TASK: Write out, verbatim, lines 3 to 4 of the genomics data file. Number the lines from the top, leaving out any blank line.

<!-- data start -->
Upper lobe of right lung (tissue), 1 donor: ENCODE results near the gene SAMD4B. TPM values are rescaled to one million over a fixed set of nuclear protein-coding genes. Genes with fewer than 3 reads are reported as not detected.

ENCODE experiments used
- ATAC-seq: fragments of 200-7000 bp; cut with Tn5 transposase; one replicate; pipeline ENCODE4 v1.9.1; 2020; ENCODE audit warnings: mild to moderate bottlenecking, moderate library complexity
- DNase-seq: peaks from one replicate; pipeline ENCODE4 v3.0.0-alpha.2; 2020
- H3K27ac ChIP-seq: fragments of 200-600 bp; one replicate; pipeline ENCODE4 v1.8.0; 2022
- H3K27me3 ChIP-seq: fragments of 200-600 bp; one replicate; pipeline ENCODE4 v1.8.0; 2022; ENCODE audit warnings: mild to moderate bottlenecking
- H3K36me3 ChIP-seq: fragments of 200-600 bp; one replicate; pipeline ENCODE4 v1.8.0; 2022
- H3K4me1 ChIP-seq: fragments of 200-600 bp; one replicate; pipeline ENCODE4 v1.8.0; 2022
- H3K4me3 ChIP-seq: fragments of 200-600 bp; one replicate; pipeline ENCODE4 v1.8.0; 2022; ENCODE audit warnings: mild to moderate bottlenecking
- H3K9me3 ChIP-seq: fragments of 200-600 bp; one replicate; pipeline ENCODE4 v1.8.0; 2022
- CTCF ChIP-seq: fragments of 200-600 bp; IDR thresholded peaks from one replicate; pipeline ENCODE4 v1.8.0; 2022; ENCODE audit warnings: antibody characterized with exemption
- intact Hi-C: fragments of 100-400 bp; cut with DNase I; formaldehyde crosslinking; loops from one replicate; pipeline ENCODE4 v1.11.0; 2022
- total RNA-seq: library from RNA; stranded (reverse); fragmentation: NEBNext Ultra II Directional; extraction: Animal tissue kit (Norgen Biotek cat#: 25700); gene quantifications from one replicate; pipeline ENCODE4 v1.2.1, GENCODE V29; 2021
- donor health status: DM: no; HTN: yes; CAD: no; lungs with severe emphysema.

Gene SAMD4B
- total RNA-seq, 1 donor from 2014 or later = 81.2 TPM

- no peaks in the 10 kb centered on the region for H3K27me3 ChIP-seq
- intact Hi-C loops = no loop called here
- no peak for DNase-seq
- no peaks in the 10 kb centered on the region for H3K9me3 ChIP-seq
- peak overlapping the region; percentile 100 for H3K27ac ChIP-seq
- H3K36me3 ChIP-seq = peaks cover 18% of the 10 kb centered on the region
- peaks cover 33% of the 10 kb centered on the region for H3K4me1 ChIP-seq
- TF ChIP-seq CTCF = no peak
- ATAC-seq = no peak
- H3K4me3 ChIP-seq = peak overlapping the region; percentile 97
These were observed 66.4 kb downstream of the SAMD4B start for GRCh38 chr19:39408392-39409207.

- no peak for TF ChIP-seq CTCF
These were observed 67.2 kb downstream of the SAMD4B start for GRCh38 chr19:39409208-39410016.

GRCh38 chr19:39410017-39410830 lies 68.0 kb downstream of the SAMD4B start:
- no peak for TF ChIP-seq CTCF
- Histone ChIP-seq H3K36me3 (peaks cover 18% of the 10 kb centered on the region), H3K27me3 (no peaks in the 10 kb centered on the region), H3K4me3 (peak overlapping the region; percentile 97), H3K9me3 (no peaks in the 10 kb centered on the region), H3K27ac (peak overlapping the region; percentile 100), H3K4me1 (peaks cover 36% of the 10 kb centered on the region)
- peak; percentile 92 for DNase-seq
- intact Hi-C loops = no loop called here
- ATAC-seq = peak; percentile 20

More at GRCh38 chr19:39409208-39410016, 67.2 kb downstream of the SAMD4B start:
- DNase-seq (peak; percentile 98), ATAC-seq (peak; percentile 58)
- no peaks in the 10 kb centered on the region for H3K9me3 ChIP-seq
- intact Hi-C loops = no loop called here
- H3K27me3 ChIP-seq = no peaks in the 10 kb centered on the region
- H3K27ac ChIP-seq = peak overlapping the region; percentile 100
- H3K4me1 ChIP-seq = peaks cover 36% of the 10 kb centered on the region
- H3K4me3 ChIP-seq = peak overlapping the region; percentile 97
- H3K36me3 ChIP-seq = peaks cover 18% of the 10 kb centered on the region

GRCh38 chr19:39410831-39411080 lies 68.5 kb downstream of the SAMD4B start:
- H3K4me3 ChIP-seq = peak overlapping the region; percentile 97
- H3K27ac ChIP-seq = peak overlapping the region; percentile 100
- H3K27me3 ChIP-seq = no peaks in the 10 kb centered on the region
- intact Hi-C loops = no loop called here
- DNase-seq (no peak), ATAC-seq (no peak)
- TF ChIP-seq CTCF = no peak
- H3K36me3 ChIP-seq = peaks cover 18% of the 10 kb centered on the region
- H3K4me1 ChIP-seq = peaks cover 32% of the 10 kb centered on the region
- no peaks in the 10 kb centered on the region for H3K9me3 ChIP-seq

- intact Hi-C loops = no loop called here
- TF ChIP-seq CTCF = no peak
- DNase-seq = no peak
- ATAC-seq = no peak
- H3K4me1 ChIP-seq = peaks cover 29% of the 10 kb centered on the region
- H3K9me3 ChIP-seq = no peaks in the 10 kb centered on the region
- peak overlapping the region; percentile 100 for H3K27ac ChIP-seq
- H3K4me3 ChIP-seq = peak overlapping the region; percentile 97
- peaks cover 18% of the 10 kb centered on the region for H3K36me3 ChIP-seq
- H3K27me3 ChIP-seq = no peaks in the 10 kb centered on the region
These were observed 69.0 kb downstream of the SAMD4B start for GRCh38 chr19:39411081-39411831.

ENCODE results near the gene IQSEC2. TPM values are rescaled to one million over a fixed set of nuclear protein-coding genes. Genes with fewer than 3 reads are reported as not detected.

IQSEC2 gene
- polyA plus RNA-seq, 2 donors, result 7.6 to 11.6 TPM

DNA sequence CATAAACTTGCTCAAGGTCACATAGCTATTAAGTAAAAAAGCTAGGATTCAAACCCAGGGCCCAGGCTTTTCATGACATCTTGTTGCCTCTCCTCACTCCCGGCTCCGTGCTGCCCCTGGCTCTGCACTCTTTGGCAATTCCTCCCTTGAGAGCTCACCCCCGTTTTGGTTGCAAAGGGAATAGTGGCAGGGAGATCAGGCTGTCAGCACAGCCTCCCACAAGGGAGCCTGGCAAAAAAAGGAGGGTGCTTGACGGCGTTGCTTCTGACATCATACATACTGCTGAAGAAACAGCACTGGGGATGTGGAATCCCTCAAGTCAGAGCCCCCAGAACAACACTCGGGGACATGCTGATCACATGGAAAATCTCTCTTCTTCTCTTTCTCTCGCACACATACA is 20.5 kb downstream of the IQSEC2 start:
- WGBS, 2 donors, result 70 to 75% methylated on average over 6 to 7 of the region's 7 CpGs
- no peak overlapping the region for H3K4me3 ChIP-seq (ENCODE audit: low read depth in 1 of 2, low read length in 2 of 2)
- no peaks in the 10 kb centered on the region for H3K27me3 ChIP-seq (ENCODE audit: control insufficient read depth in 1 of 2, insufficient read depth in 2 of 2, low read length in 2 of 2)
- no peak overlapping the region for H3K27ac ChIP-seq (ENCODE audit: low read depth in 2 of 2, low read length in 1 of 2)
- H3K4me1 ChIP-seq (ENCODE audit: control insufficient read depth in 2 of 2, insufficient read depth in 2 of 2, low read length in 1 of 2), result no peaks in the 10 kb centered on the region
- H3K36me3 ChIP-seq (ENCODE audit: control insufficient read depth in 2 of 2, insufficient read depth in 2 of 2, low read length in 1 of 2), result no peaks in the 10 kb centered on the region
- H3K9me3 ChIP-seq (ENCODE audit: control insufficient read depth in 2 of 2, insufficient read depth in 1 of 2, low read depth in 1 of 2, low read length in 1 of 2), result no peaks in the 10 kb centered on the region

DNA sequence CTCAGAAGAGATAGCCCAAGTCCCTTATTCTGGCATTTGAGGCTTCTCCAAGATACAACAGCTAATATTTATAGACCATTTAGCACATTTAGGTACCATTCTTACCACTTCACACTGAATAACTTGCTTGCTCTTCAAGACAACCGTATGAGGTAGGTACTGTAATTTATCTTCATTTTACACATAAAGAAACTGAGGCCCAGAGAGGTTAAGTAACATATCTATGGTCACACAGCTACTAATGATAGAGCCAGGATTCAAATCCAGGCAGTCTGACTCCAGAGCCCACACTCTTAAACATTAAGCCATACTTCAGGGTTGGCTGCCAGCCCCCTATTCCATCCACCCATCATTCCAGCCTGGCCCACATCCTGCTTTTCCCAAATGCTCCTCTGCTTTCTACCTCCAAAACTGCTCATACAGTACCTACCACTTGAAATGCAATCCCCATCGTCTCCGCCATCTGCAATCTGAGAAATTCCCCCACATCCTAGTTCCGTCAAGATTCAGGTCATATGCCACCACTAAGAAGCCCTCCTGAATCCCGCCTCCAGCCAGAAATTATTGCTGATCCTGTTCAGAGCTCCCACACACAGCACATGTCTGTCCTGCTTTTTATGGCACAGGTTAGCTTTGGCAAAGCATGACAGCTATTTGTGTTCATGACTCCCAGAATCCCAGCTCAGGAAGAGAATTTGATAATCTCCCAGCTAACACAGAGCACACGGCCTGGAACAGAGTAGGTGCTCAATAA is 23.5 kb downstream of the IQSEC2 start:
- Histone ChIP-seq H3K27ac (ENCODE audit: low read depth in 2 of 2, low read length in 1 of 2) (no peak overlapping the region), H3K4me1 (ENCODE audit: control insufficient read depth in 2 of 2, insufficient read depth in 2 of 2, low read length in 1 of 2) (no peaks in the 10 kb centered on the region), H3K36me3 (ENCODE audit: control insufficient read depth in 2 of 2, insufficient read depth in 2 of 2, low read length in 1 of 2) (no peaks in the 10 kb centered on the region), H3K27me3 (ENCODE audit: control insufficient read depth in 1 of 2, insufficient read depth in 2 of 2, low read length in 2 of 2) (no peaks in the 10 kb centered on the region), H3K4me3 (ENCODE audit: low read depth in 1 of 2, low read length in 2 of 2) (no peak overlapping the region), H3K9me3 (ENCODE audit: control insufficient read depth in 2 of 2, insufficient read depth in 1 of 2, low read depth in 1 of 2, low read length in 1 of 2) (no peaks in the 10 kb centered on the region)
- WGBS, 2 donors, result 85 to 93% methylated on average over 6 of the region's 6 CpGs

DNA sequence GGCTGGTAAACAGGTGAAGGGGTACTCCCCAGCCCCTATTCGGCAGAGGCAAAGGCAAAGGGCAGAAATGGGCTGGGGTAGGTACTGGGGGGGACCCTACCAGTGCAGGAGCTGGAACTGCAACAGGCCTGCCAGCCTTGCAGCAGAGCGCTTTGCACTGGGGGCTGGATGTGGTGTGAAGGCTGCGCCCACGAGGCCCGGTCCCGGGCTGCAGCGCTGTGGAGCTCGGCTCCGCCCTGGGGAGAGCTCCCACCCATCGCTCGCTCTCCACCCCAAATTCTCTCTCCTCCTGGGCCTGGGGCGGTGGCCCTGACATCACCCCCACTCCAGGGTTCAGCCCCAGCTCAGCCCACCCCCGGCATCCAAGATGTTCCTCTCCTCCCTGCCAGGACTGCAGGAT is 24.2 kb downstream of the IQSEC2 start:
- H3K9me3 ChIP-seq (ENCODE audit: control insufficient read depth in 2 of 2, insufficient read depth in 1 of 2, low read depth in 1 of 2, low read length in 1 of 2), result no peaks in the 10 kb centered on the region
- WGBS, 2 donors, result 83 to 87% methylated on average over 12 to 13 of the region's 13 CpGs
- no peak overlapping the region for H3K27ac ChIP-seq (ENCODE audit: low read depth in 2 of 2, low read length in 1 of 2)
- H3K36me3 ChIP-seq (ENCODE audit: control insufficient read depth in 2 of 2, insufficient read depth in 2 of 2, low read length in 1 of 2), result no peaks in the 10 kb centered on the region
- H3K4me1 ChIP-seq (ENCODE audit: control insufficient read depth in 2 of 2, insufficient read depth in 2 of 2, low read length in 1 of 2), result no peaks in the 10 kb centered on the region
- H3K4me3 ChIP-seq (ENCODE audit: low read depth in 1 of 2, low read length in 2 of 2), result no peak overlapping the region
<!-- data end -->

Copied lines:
- ATAC-seq: fragments of 200-7000 bp; cut with Tn5 transposase; one replicate; pipeline ENCODE4 v1.9.1; 2020; ENCODE audit warnings: mild to moderate bottlenecking, moderate library complexity
- DNase-seq: peaks from one replicate; pipeline ENCODE4 v3.0.0-alpha.2; 2020